Background: Current categorical classification of personality disorders has been criticized for overlooking the dimensional nature of personality and that it may miss some sub-threshold personality disturbances of clinical significance. We aimed to evaluate the clinical importance of these conditions. For this, we used a simple four-level dimensional categorization based on the severity of personality disturbance. Methods: The sample consisted of 352 patients admitted to mental health services. All underwent diagnostic assessments (SCID-I and SCID-II) and filled in questionnaires concerning their social situation and childhood adversities, and other validated tools, including the Beck Depression Inventory (BDI), Alcohol Use Disorders Identification Test (AUDIT), health-related quality of life (15D), and the five-item Mental Health Index (MHI-5). The patients were categorized into four groups according to the level of personality disturbance: 0 = No personality disturbance, 1 = Personality difficulty (one criterion less than threshold for one or more personality disorders), 2 = Simple personality disorder (one personality disorder), and 3 = Complex/Severe personality disorder (two or more personality disorders or any borderline and antisocial personality disorder). Results: The proportions of the groups were as follows: no personality disturbance 38.4% (n = 135), personality difficulty 14.5% (n = 51), simple personality disorder 19.9% (n = 70), and complex/severe personality disorder 24.4% (n = 86). Patients with no personality disturbance were significantly differentiated (p <0.05) from the other groups regarding the BDI, 15D, and MHI-5 scores as well as the number of Axis I diagnoses. Patients with complex/severe personality disorders stood out as being worst off. Social dysfunction was related to the severity of the personality disturbance. Patients with a personality difficulty or a simple personality disorder had prominent symptoms and difficulties, but the differences between these groups were mostly non-significant. Conclusions: An elevated severity level of personality disturbance is associated with an increase in psychiatric morbidity and social dysfunction. Diagnostically sub-threshold personality difficulties are of clinical significance and the degree of impairment corresponds to actual personality disorders. Since these two groups did not significantly differ from each other, our findings also highlight the complexity related to the use of diagnostic thresholds for separate personality disorders.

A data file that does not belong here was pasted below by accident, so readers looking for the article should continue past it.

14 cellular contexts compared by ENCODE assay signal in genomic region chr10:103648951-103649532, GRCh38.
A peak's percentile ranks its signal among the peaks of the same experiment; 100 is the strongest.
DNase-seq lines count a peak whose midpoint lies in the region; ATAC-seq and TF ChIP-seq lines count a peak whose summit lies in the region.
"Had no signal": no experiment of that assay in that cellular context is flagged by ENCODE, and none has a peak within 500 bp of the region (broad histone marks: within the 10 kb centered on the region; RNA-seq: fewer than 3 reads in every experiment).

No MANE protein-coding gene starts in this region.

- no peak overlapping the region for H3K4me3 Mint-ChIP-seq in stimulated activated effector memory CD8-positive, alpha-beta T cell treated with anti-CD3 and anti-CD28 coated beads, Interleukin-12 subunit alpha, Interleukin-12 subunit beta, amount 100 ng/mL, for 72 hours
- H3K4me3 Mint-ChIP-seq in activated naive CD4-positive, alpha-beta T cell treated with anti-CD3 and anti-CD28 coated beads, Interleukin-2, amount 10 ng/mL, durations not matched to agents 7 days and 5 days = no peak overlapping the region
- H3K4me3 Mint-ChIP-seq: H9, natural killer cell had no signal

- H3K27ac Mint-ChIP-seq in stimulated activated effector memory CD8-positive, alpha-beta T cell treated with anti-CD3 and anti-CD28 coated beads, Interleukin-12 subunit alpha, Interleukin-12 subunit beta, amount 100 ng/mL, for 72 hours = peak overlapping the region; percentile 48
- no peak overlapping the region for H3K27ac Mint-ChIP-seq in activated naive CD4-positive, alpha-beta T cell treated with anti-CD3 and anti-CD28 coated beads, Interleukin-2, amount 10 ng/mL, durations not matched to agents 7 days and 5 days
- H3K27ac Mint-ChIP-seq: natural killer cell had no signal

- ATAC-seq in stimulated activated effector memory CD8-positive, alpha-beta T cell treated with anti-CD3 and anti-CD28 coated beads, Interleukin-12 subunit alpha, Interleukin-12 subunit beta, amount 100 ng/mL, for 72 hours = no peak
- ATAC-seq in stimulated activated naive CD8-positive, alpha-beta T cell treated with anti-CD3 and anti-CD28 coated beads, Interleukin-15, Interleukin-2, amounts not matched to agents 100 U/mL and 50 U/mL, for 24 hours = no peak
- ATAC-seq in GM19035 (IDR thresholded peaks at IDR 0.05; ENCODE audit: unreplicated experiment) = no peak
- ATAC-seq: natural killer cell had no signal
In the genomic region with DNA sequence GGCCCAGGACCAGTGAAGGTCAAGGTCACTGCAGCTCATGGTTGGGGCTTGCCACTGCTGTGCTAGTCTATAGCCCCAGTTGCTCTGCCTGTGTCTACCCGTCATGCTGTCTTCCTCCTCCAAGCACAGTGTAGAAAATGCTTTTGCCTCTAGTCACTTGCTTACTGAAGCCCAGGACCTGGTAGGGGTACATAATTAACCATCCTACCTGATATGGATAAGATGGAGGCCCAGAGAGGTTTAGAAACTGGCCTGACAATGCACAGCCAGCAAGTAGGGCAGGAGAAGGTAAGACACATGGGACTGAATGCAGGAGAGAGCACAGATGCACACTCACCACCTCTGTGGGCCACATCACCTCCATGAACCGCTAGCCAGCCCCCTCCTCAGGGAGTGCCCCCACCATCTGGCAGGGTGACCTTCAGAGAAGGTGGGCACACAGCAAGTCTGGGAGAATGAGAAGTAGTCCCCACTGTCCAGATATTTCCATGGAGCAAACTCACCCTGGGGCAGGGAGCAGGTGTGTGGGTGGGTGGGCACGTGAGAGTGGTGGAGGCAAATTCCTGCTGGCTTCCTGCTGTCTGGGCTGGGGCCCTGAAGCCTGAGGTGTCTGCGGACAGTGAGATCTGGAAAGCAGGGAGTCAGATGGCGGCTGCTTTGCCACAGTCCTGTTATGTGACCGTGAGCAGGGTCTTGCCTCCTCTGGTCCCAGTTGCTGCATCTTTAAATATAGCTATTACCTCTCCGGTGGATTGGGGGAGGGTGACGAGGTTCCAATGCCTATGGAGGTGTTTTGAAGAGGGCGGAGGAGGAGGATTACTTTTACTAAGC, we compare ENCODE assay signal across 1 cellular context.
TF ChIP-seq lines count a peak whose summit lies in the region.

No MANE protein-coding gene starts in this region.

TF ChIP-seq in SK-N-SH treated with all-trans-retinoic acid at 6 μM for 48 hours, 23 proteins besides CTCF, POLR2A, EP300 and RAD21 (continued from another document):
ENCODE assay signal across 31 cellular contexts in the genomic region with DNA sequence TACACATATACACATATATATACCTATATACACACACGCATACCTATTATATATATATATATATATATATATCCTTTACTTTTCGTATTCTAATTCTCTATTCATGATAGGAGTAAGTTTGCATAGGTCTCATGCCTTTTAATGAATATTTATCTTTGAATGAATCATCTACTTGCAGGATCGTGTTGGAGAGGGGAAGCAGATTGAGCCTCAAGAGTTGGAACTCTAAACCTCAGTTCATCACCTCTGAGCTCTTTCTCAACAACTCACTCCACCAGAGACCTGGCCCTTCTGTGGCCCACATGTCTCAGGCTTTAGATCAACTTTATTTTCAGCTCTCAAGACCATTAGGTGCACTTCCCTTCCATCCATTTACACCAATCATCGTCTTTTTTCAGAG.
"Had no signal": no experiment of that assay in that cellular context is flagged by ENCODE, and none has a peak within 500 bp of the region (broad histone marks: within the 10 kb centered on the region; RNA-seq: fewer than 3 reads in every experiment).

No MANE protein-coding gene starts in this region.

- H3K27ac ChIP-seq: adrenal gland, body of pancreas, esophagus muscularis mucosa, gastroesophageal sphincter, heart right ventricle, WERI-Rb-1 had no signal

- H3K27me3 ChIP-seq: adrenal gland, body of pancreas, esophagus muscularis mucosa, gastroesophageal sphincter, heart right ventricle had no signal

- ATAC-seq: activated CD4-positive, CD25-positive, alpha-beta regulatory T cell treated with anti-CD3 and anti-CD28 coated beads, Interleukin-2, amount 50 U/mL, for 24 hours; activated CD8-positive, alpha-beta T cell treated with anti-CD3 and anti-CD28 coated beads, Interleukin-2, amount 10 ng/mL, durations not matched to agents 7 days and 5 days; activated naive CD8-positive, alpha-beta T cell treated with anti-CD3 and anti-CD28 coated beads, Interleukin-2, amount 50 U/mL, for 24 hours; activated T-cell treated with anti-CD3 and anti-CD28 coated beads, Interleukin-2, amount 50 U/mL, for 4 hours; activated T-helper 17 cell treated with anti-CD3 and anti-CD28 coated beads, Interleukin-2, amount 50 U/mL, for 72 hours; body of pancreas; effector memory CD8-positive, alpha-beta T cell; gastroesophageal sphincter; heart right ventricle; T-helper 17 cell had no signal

• Mustonen, Tuuli; Schmidt, Eeva-Kaisa; Valori, Miko; Tienari, Pentti J.; Atula, Sari; Kiuru-Enari, Sari (2018)